President Trump told reporters Monday that his former national security adviser John Bolton will have a "very strong criminal problem" if he proceeds with publishing his tell-all book on June 23, calling it "highly inappropriate" and claiming: “I will consider every conversation with me as president to be highly classified."

Why it matters: The memoir by Bolton, a prolific note taker, is expected to shed light on alleged misconduct by Trump related to his dealings with foreign countries. ABC News reported Monday that the administration is planning to file a lawsuit this week seeking an injunction in federal court to block the book from publishing.

  • "If he wrote a book and if the book gets out, he's broken the law and I would think you would have criminal problems. I hope so," Trump said.
  • "If this guy is writing things about conversations or about anything — and maybe he is not telling the truth. He's been known not to tell the truth, a lot."

The big picture: Attorney General Bill Barr claimed that Bolton did not complete the process of pre-publication review with the White House to ensure classified information is not published.

  • But Bolton's lawyer contests that, writing in a Wall Street Journal op-ed last week that Bolton underwent a four-month review process and that the White House attempted to block publication at the last minute by claiming the book still contained classified information.
  • This came after "weeks of silence" from the White House, Bolton's lawyer claimed, accusing the administration of a "transparent attempt to use national security as a pretext to censor Mr. Bolton."

Between the lines: National security lawyer Mark Zaid notes that a court-ordered injunction, even if successful, is unlikely to stop sensitive information from Bolton's book from being released, since a number of major media outlets are likely to have to have review copies.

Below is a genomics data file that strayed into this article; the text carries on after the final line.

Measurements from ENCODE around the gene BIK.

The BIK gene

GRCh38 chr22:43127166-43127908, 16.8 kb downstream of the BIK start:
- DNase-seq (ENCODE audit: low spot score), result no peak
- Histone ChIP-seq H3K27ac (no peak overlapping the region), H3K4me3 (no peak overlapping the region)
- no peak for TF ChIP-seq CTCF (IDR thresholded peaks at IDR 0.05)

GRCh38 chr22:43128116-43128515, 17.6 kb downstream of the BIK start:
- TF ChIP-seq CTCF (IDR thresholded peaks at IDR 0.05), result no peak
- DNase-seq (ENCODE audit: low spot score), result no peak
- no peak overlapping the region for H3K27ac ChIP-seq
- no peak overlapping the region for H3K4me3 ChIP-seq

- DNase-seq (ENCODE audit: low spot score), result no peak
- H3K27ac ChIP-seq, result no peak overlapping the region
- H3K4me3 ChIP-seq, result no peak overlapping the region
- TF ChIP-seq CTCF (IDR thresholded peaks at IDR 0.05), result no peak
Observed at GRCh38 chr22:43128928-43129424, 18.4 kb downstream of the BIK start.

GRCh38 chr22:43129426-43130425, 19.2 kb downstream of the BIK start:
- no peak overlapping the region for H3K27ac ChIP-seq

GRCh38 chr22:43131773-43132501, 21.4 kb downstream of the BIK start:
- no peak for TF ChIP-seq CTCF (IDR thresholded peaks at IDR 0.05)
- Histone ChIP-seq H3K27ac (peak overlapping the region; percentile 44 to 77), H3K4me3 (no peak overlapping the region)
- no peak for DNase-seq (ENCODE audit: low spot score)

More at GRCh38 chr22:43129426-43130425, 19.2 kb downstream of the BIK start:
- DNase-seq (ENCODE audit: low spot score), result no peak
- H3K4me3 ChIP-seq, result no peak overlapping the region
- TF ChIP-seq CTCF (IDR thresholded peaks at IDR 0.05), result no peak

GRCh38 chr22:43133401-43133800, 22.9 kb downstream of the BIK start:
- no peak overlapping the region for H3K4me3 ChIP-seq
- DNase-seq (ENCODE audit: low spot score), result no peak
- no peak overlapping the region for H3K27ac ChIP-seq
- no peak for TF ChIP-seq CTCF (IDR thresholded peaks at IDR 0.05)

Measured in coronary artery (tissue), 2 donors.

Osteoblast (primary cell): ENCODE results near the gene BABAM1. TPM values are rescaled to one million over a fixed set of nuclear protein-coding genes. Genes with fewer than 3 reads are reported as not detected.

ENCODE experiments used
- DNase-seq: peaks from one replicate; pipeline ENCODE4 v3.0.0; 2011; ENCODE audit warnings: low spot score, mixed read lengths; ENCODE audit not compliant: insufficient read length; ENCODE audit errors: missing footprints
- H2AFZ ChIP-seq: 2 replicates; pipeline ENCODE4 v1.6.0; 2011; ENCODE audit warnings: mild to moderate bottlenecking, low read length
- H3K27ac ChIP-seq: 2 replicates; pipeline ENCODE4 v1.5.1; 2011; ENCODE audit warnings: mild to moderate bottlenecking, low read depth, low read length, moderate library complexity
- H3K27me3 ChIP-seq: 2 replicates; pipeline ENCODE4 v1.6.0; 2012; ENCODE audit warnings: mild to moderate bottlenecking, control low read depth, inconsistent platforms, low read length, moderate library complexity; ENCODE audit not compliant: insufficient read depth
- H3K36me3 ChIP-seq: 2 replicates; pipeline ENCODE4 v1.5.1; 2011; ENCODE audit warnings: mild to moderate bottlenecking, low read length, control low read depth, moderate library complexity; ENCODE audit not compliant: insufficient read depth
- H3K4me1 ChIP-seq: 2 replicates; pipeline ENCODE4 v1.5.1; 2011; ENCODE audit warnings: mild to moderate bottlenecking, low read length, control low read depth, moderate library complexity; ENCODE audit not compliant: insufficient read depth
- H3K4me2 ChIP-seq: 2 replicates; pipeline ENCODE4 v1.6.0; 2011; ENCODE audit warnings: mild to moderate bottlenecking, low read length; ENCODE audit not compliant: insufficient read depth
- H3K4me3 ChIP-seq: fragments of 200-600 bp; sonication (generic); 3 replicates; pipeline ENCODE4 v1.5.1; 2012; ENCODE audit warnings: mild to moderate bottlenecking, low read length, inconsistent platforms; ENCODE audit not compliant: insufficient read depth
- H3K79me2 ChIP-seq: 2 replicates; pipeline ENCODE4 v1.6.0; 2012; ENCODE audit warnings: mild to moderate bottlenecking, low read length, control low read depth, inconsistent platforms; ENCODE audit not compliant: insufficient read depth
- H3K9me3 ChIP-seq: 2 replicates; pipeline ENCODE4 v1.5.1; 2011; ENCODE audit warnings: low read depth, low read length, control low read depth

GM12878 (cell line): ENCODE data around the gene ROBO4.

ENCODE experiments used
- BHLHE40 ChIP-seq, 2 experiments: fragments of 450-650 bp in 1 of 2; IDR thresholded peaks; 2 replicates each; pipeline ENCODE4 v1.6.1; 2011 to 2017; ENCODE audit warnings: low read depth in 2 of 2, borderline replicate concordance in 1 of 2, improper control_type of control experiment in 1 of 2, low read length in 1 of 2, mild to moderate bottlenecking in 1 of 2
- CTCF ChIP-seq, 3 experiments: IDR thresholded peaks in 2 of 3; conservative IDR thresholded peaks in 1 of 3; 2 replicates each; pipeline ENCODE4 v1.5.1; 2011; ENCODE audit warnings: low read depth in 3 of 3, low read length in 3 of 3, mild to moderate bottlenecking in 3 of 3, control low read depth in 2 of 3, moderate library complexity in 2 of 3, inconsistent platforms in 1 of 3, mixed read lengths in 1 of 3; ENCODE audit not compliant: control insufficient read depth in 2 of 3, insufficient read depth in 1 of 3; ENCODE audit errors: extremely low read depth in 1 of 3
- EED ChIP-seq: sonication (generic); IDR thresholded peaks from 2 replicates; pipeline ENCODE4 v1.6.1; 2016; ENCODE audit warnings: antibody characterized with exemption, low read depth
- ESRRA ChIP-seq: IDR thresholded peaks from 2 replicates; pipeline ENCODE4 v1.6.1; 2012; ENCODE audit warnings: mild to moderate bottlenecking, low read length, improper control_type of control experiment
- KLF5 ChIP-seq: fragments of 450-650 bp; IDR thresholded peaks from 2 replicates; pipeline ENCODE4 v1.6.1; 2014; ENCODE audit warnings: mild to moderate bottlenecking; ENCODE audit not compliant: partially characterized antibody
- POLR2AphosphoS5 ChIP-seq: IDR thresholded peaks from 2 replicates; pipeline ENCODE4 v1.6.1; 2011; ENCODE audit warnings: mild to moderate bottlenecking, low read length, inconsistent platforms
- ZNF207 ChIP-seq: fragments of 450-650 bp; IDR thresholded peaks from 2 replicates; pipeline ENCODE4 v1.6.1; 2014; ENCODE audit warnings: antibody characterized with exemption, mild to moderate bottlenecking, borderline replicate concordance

• However, that does not rule out the possibility that Bolton will face serious criminal or civil liability at some point in the future.
  • Bolton has been criticized for declining to testify during Trump's impeachment, despite claiming to have firsthand knowledge of the president's involvement in a campaign to pressure Ukraine to investigate the Bidens.

Go deeper: Bolton book to argue Trump committed misconduct

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Updated 1 hour ago - Politics & Policy

Coronavirus dashboard

Illustration: Sarah Grillo/Axios

  1. Global: Total confirmed cases as of 4 p.m. ET: 19,720,406 — Total deaths: 728,176 — Total recoveries — 11,970,444Map.
  2. U.S.: Total confirmed cases as of 4 p.m. ET: 5,032,299 — Total deaths: 162,751 — Total recoveries: 1,643,118 — Total tests: 61,080,587Map.
  3. Politics: Pelosi says states don't have the funds to comply with Trump's executive order on unemployment — Mnuchin says Trump executive orders were cleared by Justice Department.
  4. Public health: Ex-FDA head: U.S. will "definitely" see 200,000 to 300,000 virus deaths by end of 2020 — Fauci says chances are "not great" that COVID-19 vaccine will be 98% effective.
  5. Schools: Nine test positive at Georgia school where photo showing packed hallway went viral — How back-to-school is playing out in the South as coronavirus rages on.

Poll shows Biden leading Trump in Wisconsin and Pennsylvania

Photo: Doug Mills-Pool/Getty Images

Joe Biden leads President Trump 48% to 42% in Wisconsin and 49% to 43% in Pennsylvania, according to the latest CBS/YouGov Battleground Tracker poll.

Why it matters: Trump's surprise wins in the two states, where many voters broke his way after deciding the week before the election, helped propel him to an Electoral College victory over Hillary Clinton. Trump won Wisconsin with 47% of the vote and Pennsylvania with 48% in 2016, according to the New York Times.

Blumenthal calls classified briefing on Russian interference "absolutely chilling"

Sen. Richard Blumenthal (D- Conn.) called on the Trump administration to declassify intelligence detailing Russian efforts to influence the 2020 elections, telling MSNBC on Sunday that the classified briefing lawmakers received about the Kremlin's activities last week was "absolutely chilling."

The big picture: National Counterintelligence and Security Center Director William Evanina said in a statement Friday that the Russian government is "using a range of measures" to "denigrate" Joe Biden ahead of the election. China and Iran would prefer that Trump is defeated, according to Evanina.